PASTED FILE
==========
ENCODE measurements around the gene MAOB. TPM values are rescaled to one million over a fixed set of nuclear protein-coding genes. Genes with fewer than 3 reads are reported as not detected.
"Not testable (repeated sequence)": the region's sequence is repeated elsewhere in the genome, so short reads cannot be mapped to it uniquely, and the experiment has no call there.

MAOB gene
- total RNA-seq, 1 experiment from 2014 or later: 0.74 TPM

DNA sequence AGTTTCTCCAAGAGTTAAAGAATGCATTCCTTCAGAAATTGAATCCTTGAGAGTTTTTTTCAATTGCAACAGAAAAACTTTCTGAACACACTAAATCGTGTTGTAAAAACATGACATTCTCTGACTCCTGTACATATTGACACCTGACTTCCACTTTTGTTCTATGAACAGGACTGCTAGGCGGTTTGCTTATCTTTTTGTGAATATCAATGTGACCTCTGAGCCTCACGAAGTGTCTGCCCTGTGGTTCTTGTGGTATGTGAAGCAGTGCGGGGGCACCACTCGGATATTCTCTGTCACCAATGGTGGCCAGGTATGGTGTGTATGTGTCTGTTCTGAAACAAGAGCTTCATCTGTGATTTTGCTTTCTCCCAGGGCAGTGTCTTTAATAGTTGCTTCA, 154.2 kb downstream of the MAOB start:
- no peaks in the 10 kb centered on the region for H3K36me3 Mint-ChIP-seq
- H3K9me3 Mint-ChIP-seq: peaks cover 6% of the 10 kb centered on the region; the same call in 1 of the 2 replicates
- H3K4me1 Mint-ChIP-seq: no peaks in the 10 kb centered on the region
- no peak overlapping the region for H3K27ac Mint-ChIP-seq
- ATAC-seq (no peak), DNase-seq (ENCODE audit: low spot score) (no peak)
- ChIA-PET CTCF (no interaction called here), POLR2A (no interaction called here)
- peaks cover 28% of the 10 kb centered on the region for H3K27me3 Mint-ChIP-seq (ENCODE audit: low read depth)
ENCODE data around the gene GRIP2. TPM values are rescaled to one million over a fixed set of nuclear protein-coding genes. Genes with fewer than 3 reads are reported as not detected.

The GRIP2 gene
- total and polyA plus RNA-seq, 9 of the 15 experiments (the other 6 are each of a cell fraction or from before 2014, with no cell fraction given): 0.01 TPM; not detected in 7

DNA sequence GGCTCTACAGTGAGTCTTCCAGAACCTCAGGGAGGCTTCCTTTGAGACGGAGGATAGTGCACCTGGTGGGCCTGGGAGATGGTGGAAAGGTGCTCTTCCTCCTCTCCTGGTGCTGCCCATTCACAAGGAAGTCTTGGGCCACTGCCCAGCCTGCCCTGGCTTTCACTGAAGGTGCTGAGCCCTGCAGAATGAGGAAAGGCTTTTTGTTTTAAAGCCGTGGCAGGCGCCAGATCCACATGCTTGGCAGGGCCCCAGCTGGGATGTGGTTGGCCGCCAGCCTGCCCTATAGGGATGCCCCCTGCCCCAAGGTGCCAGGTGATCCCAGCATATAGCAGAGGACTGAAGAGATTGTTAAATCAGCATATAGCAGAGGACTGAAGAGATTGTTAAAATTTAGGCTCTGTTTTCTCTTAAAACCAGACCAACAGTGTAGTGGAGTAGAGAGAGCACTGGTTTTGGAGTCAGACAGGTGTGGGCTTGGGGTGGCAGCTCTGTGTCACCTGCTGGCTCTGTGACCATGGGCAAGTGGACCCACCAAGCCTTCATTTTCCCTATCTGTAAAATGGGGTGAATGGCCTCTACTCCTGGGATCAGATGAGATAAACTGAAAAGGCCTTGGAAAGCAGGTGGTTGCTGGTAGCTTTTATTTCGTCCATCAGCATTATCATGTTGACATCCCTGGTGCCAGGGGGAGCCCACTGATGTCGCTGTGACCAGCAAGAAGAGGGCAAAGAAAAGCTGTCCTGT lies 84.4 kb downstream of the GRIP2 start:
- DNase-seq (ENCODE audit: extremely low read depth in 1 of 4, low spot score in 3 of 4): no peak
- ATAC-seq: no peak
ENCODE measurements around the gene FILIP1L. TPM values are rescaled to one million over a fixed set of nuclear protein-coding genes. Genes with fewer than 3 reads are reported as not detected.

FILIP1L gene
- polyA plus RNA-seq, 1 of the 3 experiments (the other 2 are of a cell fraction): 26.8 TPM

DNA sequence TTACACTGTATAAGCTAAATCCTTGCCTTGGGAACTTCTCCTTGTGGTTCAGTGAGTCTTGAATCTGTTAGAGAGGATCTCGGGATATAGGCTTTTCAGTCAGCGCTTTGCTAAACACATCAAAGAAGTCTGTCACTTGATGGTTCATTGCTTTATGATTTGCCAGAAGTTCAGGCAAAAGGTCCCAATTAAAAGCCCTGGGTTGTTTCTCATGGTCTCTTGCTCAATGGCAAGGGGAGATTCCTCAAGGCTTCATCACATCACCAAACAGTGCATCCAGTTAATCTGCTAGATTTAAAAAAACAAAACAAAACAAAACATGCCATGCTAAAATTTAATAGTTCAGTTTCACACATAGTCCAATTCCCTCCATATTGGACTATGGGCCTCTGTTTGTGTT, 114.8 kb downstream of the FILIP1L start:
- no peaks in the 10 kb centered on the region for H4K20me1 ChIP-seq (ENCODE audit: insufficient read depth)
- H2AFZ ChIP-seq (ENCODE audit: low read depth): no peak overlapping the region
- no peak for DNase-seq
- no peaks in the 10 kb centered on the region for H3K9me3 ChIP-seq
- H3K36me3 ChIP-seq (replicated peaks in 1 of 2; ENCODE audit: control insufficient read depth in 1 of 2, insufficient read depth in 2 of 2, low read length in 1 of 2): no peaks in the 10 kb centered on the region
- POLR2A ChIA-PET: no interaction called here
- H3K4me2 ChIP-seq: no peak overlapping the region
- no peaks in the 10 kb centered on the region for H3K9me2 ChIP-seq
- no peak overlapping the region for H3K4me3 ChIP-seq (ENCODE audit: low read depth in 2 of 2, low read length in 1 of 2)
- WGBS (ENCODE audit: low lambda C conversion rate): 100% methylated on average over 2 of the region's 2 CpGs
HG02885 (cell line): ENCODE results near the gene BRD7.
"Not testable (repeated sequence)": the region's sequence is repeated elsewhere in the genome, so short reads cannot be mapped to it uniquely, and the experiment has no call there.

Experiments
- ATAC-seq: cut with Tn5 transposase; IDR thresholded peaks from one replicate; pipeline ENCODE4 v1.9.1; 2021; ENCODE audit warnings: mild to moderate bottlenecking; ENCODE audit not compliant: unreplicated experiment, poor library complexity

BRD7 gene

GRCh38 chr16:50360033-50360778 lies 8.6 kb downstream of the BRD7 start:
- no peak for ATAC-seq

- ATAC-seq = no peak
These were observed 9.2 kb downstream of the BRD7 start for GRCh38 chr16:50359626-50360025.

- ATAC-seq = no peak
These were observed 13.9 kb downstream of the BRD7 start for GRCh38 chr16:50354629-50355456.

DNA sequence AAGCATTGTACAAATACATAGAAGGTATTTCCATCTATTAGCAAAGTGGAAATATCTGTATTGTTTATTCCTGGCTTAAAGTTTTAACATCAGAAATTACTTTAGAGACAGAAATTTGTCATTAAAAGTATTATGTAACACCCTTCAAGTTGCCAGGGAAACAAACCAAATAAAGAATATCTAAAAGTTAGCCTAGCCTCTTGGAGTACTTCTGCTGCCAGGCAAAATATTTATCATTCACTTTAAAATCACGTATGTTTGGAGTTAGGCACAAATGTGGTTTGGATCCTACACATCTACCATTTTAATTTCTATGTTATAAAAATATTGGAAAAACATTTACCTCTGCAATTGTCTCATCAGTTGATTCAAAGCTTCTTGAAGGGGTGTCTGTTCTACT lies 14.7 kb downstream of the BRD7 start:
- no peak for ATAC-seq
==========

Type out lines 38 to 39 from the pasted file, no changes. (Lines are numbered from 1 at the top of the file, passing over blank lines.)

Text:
GRCh38 chr16:50360033-50360778 lies 8.6 kb downstream of the BRD7 start:
- no peak for ATAC-seq